Aromatic nitroderivatives are compounds of considerable environmental concern, because some of them are phytotoxic (especially the nitrophenols, and particularly 2,4-dinitrophenol), others are mutagenic and potentially carcinogenic (e.g., the nitroderivatives of polycyclic aromatic hydrocarbons, such as 1-nitropyrene), and all of them absorb sunlight as components of the brown carbon. The latter has the potential to affect the climatic feedback of atmospheric aerosols. Most nitroderivatives are secondarily formed in the environment and, among their possible formation processes, photonitration upon irradiation of nitrate or nitrite is an important pathway that has periodically gained considerable attention. However, photonitration triggered by nitrate and nitrite is a very complex process, because the two ionic species under irradiation produce a wide range of nitrating agents (such as (NO2)-N-center dot, HNO2, HOONO, and H2OONO+), which are affected by pH and the presence of organic compounds and, in turn, deeply affect the nitration of aromatic precursors. Moreover, aromatic substrates can highly differ in their reactivity towards the various photogenerated species, thereby providing different behaviours towards photonitration. Despite the high complexity, it is possible to rationalise the different photonitration pathways in a coherent framework. In this context, this review paper has the goal of providing the reader with a guide on what to expect from the photonitration process under different conditions, how to study it, and how to determine which pathway(s) are prevailing in the formation of the observed nitroderivatives.

Secondary Formation of Aromatic Nitroderivatives of Environmental Concern: Photonitration Processes Triggered by the Photolysis of Nitrate and Nitrite Ions in Aqueous Solution

Marussi, Giovanna;
2021-01-01

Abstract

Aromatic nitroderivatives are compounds of considerable environmental concern, because some of them are phytotoxic (especially the nitrophenols, and particularly 2,4-dinitrophenol), others are mutagenic and potentially carcinogenic (e.g., the nitroderivatives of polycyclic aromatic hydrocarbons, such as 1-nitropyrene), and all of them absorb sunlight as components of the brown carbon. The latter has the potential to affect the climatic feedback of atmospheric aerosols. Most nitroderivatives are secondarily formed in the environment and, among their possible formation processes, photonitration upon irradiation of nitrate or nitrite is an important pathway that has periodically gained considerable attention. However, photonitration triggered by nitrate and nitrite is a very complex process, because the two ionic species under irradiation produce a wide range of nitrating agents (such as (NO2)-N-center dot, HNO2, HOONO, and H2OONO+), which are affected by pH and the presence of organic compounds and, in turn, deeply affect the nitration of aromatic precursors. Moreover, aromatic substrates can highly differ in their reactivity towards the various photogenerated species, thereby providing different behaviours towards photonitration. Despite the high complexity, it is possible to rationalise the different photonitration pathways in a coherent framework. In this context, this review paper has the goal of providing the reader with a guide on what to expect from the photonitration process under different conditions, how to study it, and how to determine which pathway(s) are prevailing in the formation of the observed nitroderivatives.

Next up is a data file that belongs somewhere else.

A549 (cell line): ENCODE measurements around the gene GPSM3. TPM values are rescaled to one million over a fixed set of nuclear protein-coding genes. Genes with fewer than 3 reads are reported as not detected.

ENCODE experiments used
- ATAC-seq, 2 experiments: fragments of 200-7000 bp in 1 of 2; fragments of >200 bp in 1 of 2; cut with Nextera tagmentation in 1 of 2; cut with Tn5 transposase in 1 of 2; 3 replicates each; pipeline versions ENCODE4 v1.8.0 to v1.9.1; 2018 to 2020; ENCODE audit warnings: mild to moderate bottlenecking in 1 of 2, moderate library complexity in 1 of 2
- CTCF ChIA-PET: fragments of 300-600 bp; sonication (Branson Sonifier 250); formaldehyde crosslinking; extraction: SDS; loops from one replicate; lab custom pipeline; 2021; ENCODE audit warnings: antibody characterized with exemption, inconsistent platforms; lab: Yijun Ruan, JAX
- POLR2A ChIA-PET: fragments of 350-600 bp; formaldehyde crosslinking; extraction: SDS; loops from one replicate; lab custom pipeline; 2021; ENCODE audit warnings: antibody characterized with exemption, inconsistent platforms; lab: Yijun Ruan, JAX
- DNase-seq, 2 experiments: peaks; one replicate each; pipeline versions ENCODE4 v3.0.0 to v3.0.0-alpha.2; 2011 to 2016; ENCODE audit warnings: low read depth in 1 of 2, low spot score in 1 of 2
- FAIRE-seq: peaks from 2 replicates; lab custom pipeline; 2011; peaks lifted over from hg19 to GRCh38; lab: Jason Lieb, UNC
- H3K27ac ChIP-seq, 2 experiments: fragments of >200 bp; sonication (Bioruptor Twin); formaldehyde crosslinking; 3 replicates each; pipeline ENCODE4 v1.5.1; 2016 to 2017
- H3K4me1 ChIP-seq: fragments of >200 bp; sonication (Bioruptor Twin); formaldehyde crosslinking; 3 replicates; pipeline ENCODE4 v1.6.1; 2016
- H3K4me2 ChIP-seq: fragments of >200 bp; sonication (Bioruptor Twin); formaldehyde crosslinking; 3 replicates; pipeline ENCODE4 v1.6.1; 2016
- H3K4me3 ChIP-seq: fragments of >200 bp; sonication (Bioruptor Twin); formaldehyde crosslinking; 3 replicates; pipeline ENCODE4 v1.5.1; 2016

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Utilizza questo identificativo per citare o creare un link a questo documento: https://hdl.handle.net/11368/3061958
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